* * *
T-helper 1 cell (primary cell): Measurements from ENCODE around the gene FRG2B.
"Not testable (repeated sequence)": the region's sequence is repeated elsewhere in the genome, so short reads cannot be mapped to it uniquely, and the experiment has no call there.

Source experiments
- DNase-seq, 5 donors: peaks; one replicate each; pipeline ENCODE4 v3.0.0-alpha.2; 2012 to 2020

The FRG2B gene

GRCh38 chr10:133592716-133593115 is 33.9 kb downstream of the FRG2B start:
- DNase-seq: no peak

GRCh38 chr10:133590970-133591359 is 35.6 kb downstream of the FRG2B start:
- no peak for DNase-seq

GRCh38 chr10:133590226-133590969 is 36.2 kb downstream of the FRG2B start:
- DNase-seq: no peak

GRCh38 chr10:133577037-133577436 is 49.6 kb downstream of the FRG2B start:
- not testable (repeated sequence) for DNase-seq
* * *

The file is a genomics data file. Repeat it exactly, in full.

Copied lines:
T-helper 1 cell (primary cell): Measurements from ENCODE around the gene FRG2B.
"Not testable (repeated sequence)": the region's sequence is repeated elsewhere in the genome, so short reads cannot be mapped to it uniquely, and the experiment has no call there.

Source experiments
- DNase-seq, 5 donors: peaks; one replicate each; pipeline ENCODE4 v3.0.0-alpha.2; 2012 to 2020

The FRG2B gene

GRCh38 chr10:133592716-133593115 is 33.9 kb downstream of the FRG2B start:
- DNase-seq: no peak

GRCh38 chr10:133590970-133591359 is 35.6 kb downstream of the FRG2B start:
- no peak for DNase-seq

GRCh38 chr10:133590226-133590969 is 36.2 kb downstream of the FRG2B start:
- DNase-seq: no peak

GRCh38 chr10:133577037-133577436 is 49.6 kb downstream of the FRG2B start:
- not testable (repeated sequence) for DNase-seq